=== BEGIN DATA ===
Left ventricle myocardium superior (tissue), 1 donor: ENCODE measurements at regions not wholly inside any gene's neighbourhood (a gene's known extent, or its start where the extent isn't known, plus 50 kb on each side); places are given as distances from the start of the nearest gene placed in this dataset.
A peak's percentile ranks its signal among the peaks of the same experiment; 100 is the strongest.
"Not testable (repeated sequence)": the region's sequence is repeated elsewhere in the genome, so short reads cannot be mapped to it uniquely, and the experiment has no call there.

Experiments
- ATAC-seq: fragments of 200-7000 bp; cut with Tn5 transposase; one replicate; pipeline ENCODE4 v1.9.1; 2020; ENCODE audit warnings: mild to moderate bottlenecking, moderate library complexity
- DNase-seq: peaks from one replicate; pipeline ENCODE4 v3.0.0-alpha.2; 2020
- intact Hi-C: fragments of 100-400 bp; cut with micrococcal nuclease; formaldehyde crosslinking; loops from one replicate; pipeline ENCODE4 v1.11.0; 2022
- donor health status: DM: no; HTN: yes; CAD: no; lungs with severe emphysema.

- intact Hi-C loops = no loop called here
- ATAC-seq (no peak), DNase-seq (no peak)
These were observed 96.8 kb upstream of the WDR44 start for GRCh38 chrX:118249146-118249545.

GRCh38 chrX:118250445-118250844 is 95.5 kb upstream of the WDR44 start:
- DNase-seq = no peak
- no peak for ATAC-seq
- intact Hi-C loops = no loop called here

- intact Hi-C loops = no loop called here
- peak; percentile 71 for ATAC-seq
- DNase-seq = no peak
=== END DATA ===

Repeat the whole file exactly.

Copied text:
Left ventricle myocardium superior (tissue), 1 donor: ENCODE measurements at regions not wholly inside any gene's neighbourhood (a gene's known extent, or its start where the extent isn't known, plus 50 kb on each side); places are given as distances from the start of the nearest gene placed in this dataset.
A peak's percentile ranks its signal among the peaks of the same experiment; 100 is the strongest.
"Not testable (repeated sequence)": the region's sequence is repeated elsewhere in the genome, so short reads cannot be mapped to it uniquely, and the experiment has no call there.

Experiments
- ATAC-seq: fragments of 200-7000 bp; cut with Tn5 transposase; one replicate; pipeline ENCODE4 v1.9.1; 2020; ENCODE audit warnings: mild to moderate bottlenecking, moderate library complexity
- DNase-seq: peaks from one replicate; pipeline ENCODE4 v3.0.0-alpha.2; 2020
- intact Hi-C: fragments of 100-400 bp; cut with micrococcal nuclease; formaldehyde crosslinking; loops from one replicate; pipeline ENCODE4 v1.11.0; 2022
- donor health status: DM: no; HTN: yes; CAD: no; lungs with severe emphysema.

- intact Hi-C loops = no loop called here
- ATAC-seq (no peak), DNase-seq (no peak)
These were observed 96.8 kb upstream of the WDR44 start for GRCh38 chrX:118249146-118249545.

GRCh38 chrX:118250445-118250844 is 95.5 kb upstream of the WDR44 start:
- DNase-seq = no peak
- no peak for ATAC-seq
- intact Hi-C loops = no loop called here

- intact Hi-C loops = no loop called here
- peak; percentile 71 for ATAC-seq
- DNase-seq = no peak